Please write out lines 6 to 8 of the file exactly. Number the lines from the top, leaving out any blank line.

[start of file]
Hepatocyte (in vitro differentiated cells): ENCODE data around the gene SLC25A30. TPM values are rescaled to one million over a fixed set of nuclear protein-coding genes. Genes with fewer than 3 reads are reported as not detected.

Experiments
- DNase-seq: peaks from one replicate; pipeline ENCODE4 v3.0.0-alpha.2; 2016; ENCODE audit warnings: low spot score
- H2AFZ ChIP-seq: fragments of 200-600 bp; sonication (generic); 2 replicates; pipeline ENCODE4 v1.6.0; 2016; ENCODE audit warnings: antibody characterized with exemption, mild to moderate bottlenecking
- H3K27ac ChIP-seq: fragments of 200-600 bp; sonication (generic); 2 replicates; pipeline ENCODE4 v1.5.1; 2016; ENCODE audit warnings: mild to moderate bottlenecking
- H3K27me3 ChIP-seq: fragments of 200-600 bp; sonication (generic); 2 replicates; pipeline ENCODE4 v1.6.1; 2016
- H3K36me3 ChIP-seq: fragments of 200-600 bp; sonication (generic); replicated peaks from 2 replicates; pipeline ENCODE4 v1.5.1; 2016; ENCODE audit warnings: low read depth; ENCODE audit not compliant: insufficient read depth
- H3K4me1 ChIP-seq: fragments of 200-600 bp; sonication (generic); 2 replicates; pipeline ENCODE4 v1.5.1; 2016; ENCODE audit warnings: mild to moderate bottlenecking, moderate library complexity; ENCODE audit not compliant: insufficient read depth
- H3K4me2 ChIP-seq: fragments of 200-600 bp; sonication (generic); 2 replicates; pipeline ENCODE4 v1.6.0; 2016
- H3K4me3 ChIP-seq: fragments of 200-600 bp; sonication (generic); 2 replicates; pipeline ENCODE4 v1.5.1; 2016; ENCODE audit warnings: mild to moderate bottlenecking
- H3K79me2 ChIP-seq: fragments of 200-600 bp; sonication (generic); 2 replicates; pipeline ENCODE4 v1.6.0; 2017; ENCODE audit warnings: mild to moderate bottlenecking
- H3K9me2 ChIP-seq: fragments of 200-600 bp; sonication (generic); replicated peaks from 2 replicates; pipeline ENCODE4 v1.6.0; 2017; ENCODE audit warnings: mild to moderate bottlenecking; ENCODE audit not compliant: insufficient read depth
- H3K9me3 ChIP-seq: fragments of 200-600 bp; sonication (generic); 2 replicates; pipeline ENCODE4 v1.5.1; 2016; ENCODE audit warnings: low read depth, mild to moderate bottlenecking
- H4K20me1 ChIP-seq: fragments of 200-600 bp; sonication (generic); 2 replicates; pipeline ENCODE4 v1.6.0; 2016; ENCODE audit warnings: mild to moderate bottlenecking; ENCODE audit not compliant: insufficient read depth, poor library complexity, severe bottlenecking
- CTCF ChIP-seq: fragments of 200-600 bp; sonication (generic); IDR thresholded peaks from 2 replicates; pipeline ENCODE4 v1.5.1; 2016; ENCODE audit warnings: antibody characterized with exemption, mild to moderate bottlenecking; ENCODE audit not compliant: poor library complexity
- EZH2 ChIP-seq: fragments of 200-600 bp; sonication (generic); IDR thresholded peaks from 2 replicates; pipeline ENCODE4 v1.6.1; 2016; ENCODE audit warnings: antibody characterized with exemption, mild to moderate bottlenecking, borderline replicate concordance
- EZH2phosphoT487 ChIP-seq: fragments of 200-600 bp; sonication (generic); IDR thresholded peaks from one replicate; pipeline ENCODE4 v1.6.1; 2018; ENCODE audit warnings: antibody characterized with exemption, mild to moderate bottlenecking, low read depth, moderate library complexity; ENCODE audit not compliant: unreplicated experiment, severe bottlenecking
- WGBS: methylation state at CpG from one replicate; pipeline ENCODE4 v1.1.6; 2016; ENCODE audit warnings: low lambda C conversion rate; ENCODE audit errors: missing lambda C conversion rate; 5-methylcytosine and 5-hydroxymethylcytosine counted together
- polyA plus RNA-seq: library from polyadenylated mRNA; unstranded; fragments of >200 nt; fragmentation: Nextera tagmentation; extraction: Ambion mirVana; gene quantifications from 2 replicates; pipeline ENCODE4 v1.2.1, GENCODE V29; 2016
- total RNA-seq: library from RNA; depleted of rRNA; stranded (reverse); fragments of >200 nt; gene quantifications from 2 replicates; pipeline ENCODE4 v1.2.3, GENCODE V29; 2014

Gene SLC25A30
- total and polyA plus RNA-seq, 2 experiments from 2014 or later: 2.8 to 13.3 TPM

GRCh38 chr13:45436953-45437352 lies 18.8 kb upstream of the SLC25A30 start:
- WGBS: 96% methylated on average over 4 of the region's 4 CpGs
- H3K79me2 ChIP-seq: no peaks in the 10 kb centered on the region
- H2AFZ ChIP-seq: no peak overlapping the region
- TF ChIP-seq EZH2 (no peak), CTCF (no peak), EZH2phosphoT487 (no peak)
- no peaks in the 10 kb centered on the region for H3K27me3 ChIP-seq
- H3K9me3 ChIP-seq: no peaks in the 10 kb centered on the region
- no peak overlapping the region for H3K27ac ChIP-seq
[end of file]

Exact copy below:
- H3K27me3 ChIP-seq: fragments of 200-600 bp; sonication (generic); 2 replicates; pipeline ENCODE4 v1.6.1; 2016
- H3K36me3 ChIP-seq: fragments of 200-600 bp; sonication (generic); replicated peaks from 2 replicates; pipeline ENCODE4 v1.5.1; 2016; ENCODE audit warnings: low read depth; ENCODE audit not compliant: insufficient read depth
- H3K4me1 ChIP-seq: fragments of 200-600 bp; sonication (generic); 2 replicates; pipeline ENCODE4 v1.5.1; 2016; ENCODE audit warnings: mild to moderate bottlenecking, moderate library complexity; ENCODE audit not compliant: insufficient read depth